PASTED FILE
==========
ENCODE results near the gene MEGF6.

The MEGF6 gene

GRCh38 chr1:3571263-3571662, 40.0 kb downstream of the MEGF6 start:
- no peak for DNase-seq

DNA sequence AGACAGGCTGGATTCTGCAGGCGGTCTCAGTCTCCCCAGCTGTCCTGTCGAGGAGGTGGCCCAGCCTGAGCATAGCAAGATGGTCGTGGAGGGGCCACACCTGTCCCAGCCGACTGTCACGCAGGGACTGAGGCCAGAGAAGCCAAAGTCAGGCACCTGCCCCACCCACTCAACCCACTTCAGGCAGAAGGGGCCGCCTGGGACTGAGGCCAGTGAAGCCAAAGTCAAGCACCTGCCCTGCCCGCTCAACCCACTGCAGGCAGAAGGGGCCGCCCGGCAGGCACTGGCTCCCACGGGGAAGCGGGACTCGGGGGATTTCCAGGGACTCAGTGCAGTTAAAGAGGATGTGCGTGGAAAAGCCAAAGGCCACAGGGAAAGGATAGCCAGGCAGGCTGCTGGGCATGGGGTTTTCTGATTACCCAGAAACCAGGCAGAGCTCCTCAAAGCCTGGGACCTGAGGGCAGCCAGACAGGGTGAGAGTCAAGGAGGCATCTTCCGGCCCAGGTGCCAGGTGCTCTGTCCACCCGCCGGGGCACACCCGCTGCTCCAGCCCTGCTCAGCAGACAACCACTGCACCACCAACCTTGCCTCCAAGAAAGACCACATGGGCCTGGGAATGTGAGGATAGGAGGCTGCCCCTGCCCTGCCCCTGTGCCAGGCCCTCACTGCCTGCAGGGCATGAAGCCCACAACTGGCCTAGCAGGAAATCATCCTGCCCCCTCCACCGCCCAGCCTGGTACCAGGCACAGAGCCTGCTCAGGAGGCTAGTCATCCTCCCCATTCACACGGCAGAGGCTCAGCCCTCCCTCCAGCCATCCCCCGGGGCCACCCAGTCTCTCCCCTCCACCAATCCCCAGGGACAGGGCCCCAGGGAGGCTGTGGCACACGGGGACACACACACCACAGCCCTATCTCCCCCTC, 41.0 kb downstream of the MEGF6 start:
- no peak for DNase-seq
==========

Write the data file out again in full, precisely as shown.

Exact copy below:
ENCODE results near the gene MEGF6.

The MEGF6 gene

GRCh38 chr1:3571263-3571662, 40.0 kb downstream of the MEGF6 start:
- no peak for DNase-seq

DNA sequence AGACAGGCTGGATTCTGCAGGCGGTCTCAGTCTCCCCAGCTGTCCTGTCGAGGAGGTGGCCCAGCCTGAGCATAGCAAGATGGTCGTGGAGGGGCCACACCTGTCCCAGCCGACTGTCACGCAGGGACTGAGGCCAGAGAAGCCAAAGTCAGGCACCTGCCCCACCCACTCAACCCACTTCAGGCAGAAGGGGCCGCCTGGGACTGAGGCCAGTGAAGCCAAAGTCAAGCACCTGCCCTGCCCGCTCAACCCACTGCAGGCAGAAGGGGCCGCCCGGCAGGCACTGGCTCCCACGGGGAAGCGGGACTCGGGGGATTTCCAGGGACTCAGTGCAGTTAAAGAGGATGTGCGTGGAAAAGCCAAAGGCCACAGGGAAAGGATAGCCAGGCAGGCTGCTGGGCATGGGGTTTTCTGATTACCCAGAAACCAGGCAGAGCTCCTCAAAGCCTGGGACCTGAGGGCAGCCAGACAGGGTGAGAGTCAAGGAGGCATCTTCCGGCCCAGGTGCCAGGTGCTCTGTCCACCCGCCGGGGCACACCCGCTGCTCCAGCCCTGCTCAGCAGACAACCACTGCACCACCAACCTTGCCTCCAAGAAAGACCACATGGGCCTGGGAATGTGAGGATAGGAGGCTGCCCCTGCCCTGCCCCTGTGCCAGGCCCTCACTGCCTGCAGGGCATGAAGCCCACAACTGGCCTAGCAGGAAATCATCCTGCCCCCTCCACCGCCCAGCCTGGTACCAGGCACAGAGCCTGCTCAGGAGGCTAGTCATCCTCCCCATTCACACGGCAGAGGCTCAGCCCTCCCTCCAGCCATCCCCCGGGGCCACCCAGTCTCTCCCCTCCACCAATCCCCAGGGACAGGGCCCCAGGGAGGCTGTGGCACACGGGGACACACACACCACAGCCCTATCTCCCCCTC, 41.0 kb downstream of the MEGF6 start:
- no peak for DNase-seq